Novel Food Designation For CBD Challenged By British Lawyers

In good news for the industry both in Europe and those companies trying to gain access to the EU market, a prominent London law firm has been “instructed” by the UK Cannabis Trades Association to challenge the classification of food products containing CBD as “novel foods” at the European Union level (i.e. not just in the UK). In American English, this basically means that a British cannabis industry group has hired a law firm to go sue the EU.

Why? The novel food discussion is thorny territory right now for the CBD side of the cannabiz. And it has just become worse for those who were seeking to take advantage of the so-called “hemp exemption”. In other words, EU novel food regs also now applies to hemp extracts, per a recent decision by the European Food Safety Authority. Not just extracts labelled “CBD” (i.e. originating from a low THC cannabis sativa plant). The latest developments for cannabis, hemp, and CBD will be covered by the International Cannabis Business Conference in both Berlin and Zurich.

The splitting of hairs on this issue both scientifically and legislatively is getting very fine. And that is precisely why the trade group has now taken legal action.

What does this mean to CBD producers specifically?

The first takeaway is that Europe is going to regulate this industry, and find as many ways to root out exceptions and loopholes as fast as the industry can try to find them. That means that product production lines also need to be as flexible as possible in sourcing, not to mention batch production.

The second however, is that this is such a threat now to the development of any kind of CBD industry across Europe that the “industry” such as it is, is also now developing strategies to try to attack it.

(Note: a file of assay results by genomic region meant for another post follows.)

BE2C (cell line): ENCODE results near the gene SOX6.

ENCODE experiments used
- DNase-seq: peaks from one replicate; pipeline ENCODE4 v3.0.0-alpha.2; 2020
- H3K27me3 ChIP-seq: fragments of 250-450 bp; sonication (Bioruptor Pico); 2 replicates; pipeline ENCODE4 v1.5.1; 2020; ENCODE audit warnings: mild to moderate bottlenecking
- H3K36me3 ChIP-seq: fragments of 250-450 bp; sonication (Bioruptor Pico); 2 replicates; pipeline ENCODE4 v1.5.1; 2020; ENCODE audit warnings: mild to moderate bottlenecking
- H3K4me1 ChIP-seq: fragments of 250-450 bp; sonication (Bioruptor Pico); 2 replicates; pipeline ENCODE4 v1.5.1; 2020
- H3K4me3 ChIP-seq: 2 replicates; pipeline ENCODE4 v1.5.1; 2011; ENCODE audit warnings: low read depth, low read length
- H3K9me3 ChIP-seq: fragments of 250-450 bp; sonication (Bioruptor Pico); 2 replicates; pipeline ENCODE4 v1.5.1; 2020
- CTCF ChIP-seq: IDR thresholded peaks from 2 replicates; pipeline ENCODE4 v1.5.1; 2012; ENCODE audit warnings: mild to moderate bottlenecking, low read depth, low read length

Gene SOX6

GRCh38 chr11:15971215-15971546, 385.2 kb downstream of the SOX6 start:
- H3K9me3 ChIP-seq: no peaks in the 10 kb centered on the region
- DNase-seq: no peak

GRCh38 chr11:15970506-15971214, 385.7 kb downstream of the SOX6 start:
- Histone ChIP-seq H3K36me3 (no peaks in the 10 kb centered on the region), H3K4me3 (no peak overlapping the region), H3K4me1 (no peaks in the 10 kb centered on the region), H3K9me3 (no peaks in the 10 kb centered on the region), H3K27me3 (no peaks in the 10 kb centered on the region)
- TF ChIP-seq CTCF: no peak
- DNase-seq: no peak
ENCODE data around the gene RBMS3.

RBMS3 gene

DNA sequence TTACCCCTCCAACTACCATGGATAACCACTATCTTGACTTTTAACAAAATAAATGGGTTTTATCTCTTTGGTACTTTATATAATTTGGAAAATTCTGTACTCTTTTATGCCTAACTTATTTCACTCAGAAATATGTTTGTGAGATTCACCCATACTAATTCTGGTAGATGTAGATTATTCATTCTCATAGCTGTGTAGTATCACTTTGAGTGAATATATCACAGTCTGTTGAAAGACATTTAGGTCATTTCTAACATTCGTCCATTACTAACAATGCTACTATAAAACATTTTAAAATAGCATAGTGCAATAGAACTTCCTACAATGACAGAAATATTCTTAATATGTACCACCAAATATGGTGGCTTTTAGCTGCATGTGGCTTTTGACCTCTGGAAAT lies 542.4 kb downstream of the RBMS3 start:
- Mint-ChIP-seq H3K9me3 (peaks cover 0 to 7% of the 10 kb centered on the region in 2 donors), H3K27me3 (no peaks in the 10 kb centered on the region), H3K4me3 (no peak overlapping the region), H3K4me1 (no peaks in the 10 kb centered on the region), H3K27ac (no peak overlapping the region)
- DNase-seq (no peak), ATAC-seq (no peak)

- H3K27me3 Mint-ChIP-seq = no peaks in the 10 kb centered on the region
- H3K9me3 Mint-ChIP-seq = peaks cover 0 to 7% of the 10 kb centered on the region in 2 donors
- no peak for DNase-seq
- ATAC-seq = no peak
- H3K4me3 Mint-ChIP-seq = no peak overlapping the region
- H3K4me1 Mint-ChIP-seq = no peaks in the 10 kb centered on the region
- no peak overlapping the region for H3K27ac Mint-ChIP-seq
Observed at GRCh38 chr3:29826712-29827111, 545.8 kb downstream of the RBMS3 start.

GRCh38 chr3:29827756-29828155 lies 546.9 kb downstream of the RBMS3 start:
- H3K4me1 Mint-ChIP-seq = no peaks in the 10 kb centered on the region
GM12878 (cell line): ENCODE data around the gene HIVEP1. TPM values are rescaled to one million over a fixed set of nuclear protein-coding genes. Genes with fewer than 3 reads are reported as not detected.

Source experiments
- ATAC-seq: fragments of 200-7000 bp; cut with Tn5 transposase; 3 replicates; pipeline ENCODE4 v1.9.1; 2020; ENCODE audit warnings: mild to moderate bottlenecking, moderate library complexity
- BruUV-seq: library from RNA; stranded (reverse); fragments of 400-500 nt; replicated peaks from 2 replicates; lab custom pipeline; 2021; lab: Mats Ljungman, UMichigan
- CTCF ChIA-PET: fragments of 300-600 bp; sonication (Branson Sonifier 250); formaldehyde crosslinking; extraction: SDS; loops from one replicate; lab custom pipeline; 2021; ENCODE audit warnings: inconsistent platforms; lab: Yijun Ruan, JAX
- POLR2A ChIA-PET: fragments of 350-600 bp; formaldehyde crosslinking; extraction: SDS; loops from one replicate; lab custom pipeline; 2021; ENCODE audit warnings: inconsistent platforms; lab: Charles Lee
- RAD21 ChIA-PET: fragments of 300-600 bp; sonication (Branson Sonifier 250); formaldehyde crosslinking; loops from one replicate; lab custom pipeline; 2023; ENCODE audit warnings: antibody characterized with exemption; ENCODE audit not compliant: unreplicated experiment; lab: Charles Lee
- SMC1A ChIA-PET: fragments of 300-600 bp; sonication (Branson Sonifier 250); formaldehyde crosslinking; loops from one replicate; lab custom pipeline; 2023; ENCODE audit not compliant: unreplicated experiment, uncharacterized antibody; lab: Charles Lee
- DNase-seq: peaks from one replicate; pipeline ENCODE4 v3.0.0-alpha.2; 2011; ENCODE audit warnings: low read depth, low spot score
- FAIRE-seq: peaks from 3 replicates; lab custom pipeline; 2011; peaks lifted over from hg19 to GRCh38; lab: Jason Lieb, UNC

The move by British CBD industry, in other words, has been a long time in coming, but it is finally on the horizon. It also marks, outside of German patient lawsuits three years ago, the first coordinated effort to change cannabis regulations via the courts – and this time at the European level in Brussels.

How this will impact other discussions (i.e. medical use and recreational reform) is unclear. Even if the UN and the EU deschedule cannabis, in other words, the novel food discussion will still be in the room.

What does this mean to the overall cannabis discussion regionally?

Essentially real reform still needs to be pushed forward. The small and incremental steps taken so far by federal governments to reclassify cannabis as a “last resort narcotic” or “novel food” have done nothing so much as drive the entire licensing discussion at a regional level. In other words, balkanize and decentralize it when it should, in fact, be decided, and quickly, for the sake of countries who want to be a bit more experimental.

So far, there are no real decisions, which also means that entering the market here, and for the next foreseeable years, will require smart, flexible businesses decisions. That is true in both the medical and “recreational” spaces. But even more absolutely for CBD. And for the most part will require not only access to capital and product, but a considerable amount of both strategic savviness and patience.

The “green” invasion of Europe is well underway, and the troops have made figurative beach landings. That said, the battle for normalization is far from over, and may in fact, like this newest legal challenge at the EU level, be headed for more direct legal confrontations on many facets of the overall problem until further systematic reform occurs.

For an up-to-date understanding of current European market conditions on the cannabis front, be sure to attend the upcoming ICBC conferences in Berlin and Zurich. Purchase tickets before March 27th for Berlin and April 24th for Zurich, before ticket prices increase.